Filmmaking

A Whole Lot Of Not Quitting

On Sunday, Carol Dysinger won the Oscar for her short documentary, Learning to Skateboard in a Warzone (If You’re a Girl).

It’s a delightful film that will make you both laugh and cry, but this post isn’t a film review. It’s about a life lesson that I learned from her.

In 1977, when Dysinger was twenty-two years old, she won the coveted Student Academy Award. Frank Capra, famed director of You Can’t Take it with You and Mr. Smith Goes to Washington, presented the award. It was (and is) a big deal — of all the student films made around the world, only one can win. Everyone, including Dysinger, assumed her career would take off like a rocketship from there.

Of course that stuff only happens in the movies. 

Dysinger’s real story was more of a struggle. She has worked in Afghanistan for almost 20 years, making documentaries that won prizes and grants from top festivals. But nothing compared to her early win.

I met Dysinger in 2009 when I joined a grad film program where she was the editing professor. She was working on a film called One Bullet Afghanistan, which, more than twelve years later, she’s still working on.  

It was during this time that Dysinger was asked to make a film about the girls of Skateistan — a school where underprivileged kids learn basic academics and how to skate. She accepted. Then this film, this side project, just took off.

Learning to Skateboard was nominated at major festivals and won at Tribeca and the BAFTAs before winning the Oscar for Documentary Short Subject. 

43 years after Carol Dysinger won the student academy award, she won the grown-up version. 

When I was her student, Dysinger’s favorite piece of advice was that becoming a filmmaker would take “a whole lot of not quitting” — a phrase she repeated during her acceptance speech. 

A whole lot of not quitting. That’s great advice for pretty much anything. Everything takes much, much longer than we think it will. We get frustrated, upset and dejected. After six years or ten, we give up. 

Sometimes quitting is the right choice. But often, those who reach the pinnacle do so not with shortcuts or luck, but because of a whole lot of not quitting. For decades.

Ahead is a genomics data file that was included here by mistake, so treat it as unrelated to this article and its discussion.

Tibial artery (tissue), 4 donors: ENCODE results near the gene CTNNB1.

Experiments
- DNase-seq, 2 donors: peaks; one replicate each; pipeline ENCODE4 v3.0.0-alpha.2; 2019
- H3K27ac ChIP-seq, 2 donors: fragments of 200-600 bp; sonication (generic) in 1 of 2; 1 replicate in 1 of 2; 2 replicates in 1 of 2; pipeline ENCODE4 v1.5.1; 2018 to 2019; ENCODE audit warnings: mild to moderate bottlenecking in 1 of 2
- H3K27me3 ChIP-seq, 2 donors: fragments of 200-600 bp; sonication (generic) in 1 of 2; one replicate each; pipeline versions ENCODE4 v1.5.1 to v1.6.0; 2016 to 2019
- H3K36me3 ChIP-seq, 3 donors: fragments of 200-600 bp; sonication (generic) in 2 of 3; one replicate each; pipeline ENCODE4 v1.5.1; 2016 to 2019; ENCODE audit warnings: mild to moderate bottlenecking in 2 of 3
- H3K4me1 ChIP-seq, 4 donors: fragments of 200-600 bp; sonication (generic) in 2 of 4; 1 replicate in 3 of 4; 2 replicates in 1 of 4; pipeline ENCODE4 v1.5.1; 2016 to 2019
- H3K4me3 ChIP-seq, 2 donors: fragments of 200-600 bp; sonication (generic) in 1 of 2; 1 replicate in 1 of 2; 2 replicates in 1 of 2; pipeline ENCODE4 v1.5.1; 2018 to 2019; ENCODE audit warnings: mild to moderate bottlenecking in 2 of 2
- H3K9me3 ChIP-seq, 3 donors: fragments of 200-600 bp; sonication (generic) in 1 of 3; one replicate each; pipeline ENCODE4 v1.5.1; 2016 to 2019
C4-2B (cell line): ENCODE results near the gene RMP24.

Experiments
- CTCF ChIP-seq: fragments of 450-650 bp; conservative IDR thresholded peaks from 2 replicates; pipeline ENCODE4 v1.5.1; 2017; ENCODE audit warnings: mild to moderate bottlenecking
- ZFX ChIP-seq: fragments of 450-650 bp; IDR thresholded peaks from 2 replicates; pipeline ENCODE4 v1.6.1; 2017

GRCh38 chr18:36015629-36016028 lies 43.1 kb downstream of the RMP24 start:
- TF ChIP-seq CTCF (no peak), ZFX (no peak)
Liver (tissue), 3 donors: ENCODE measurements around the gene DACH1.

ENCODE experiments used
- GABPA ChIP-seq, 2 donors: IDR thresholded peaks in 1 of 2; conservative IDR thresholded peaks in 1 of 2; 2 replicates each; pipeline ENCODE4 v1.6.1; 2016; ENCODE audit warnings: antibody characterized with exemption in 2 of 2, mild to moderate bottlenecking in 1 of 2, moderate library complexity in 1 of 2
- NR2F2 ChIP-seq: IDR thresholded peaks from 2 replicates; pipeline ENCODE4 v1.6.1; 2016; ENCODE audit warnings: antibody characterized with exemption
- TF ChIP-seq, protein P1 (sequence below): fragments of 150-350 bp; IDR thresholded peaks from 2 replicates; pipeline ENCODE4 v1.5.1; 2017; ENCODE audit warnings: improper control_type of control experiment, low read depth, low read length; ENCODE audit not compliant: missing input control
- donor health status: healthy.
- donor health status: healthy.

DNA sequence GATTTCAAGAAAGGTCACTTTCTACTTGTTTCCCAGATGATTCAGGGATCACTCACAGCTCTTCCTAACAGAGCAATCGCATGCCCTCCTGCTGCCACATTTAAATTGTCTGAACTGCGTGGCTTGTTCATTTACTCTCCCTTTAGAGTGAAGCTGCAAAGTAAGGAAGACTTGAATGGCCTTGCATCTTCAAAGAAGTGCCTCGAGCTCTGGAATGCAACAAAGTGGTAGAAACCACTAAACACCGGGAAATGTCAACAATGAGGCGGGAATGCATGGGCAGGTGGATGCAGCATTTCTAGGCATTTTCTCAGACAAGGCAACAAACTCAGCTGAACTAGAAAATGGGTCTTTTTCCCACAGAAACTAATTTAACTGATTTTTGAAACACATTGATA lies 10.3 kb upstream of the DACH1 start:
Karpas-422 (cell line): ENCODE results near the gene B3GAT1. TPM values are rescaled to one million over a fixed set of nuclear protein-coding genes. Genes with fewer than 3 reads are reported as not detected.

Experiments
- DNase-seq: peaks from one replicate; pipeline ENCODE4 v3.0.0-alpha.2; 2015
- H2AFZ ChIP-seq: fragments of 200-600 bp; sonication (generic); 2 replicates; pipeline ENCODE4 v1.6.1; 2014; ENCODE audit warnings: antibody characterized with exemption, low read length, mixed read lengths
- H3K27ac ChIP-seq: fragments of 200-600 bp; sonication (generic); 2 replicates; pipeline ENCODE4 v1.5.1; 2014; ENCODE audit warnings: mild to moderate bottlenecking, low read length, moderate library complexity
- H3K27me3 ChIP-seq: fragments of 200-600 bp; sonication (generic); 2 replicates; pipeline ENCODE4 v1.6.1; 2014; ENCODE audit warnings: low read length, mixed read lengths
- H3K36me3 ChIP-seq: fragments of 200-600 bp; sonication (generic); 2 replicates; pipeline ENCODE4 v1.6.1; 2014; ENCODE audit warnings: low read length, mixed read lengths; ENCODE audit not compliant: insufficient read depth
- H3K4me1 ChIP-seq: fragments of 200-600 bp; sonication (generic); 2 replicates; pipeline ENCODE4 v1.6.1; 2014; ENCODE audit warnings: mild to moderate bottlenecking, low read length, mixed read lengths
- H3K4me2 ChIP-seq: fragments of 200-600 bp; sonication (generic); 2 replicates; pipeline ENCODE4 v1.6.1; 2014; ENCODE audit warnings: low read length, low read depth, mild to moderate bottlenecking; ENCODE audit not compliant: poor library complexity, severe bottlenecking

I’m thrilled to see one of the good ones succeed — four long decades after her first taste of success.

Non-obvious choices

My film school classmate Heather shared this video of Henry Thomas’ audition for E.T. Take a look.

What stands out are the choices he made. Before becoming an investor, I spent some years in film. I’ve auditioned children for roles and most of them make the obvious choice – screaming, shouting, being loud. That is likely what most of the kids who auditioned for this role did, too. “NOOOO!!! You can’t take him!!” etc.

But what Henry Thomas did was so unexpected. With such little information, he decided to very quietly cry. He made the creature his friend, he asked how the agent even knows all this. He decided to be extremely vulnerable. These are the choices that got him hired.

I’ve often said that there are a ton of similarities between tech and film1. This is one small example – when you are interviewing candidates, a majority will pick the obvious answers. That’s fine. They could be journeymen in the company. But when there is a candidate who makes an entirely non-obvious choice, something that makes you sit back and think in a new and different way, those are the candidates who can change the trajectory of the company. Hire them.


  1. That’s for another post 

Your beach, in Manhattan -

Your beach, in Manhattan

The beach is always there: you just have to conceive of it. It follows that those who fail to find their beach are, in the final analysis, mentally fragile; in Manhattan terms, simply weak. Jack Donaghy’s verbal swordplay with Liz Lemon was a comic rendering of the various things many citizens of Manhattan have come to regard as fatal weakness: childlessness, obesity, poverty. To find your beach you have to be ruthless. Manhattan is for the hard-bodied, the hard-minded, the multitasker, the alpha mamas and papas. A perfect place for self-empowerment—as long as you’re pretty empowered to begin with. As long as you’re one of these people who simply do not allow anything—not even reality—to impinge upon that clear field of blue.

Zadie Smith, on Manhattan.

Such a great piece on the city, warts and all, and on creating in the city.

Finally the greatest thing about Manhattan is the worst thing about Manhattan: self-actualization. Here you will be free to stretch yourself to your limit, to find the beach that is yours alone. But sooner or later you will be sitting on that beach wondering what comes next. I can see my own beach ahead now, as the children grow, as the practical limits fade; I see afresh the huge privilege of my position; it reclarifies itself. Under the protection of a university I live on one of the most privileged strips of built-up beach in the world, among people who believe they have no limits and who push me, by their very proximity, into the same useful delusion, now and then.

It is such a good town in which to work and work. You can find your beach here, find it falsely, but convincingly, still thinking of Manhattan as an isle of writers and artists—of downtown underground wildlings and uptown intellectuals—against all evidence to the contrary. Oh, you still see them occasionally here and there, but unless they are under the protection of a university—or have sold that TV show—they are all of them, every single last one of them, in Brooklyn.